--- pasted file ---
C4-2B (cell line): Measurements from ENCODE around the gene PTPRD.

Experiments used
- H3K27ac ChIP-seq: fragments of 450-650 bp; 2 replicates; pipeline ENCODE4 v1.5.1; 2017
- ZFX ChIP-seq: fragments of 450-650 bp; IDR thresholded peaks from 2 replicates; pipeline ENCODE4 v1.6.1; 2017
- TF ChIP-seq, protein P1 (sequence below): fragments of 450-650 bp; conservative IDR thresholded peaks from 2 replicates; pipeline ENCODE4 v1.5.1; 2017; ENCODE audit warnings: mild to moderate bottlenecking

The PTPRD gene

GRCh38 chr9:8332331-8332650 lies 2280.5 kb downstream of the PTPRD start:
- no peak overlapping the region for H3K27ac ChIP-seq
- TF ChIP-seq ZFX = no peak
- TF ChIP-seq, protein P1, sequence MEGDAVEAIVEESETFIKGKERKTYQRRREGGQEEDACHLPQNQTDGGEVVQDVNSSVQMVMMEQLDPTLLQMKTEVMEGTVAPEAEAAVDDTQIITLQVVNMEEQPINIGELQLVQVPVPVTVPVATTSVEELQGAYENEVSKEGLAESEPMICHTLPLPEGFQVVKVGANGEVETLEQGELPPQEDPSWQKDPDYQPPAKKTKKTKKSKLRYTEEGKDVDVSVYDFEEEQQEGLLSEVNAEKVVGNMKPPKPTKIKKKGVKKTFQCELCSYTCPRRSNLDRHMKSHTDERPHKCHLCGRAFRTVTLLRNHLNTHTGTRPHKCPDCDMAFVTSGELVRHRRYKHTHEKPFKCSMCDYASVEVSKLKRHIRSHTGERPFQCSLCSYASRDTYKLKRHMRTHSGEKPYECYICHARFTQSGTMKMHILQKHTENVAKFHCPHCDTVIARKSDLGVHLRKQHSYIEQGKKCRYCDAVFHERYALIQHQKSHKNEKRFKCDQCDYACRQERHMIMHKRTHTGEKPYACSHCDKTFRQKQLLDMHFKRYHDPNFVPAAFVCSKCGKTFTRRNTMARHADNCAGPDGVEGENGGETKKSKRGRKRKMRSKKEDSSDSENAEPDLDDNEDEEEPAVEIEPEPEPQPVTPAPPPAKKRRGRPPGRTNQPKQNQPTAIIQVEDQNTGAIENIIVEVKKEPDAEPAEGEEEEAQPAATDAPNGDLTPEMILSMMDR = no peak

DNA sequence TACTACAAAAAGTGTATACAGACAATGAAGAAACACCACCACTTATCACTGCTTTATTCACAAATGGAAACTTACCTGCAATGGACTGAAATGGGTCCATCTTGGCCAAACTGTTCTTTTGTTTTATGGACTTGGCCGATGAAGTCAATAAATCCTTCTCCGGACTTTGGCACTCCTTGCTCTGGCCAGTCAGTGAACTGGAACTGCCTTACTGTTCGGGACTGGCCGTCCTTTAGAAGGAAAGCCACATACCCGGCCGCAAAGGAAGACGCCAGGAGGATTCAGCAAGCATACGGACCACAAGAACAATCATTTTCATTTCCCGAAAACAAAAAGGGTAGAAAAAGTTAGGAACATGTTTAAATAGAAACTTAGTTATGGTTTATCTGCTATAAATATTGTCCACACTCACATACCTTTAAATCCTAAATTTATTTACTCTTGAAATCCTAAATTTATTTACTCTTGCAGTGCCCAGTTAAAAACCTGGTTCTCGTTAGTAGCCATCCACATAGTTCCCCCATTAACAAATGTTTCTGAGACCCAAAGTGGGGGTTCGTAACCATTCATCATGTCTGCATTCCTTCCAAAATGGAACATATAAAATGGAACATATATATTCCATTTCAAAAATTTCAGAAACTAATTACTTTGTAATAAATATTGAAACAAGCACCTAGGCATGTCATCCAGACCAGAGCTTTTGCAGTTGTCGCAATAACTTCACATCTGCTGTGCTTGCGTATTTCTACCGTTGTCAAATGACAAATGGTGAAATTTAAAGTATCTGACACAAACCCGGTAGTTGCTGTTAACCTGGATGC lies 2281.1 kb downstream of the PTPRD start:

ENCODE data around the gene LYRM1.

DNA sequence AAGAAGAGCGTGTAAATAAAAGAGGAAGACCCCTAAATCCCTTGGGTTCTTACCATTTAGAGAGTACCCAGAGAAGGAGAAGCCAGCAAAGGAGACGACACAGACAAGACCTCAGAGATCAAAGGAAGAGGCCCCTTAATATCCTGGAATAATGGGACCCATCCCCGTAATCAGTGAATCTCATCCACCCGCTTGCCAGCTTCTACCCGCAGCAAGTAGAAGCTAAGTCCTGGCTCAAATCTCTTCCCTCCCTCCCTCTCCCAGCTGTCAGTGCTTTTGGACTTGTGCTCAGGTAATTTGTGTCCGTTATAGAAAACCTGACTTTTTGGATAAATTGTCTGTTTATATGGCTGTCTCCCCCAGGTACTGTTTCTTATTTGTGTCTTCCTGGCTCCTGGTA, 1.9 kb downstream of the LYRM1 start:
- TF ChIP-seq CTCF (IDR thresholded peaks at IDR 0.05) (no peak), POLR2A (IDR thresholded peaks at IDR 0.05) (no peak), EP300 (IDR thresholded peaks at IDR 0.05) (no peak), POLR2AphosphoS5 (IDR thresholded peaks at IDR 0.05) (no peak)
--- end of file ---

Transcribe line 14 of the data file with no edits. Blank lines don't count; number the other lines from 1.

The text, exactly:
- TF ChIP-seq CTCF (IDR thresholded peaks at IDR 0.05) (no peak), POLR2A (IDR thresholded peaks at IDR 0.05) (no peak), EP300 (IDR thresholded peaks at IDR 0.05) (no peak), POLR2AphosphoS5 (IDR thresholded peaks at IDR 0.05) (no peak)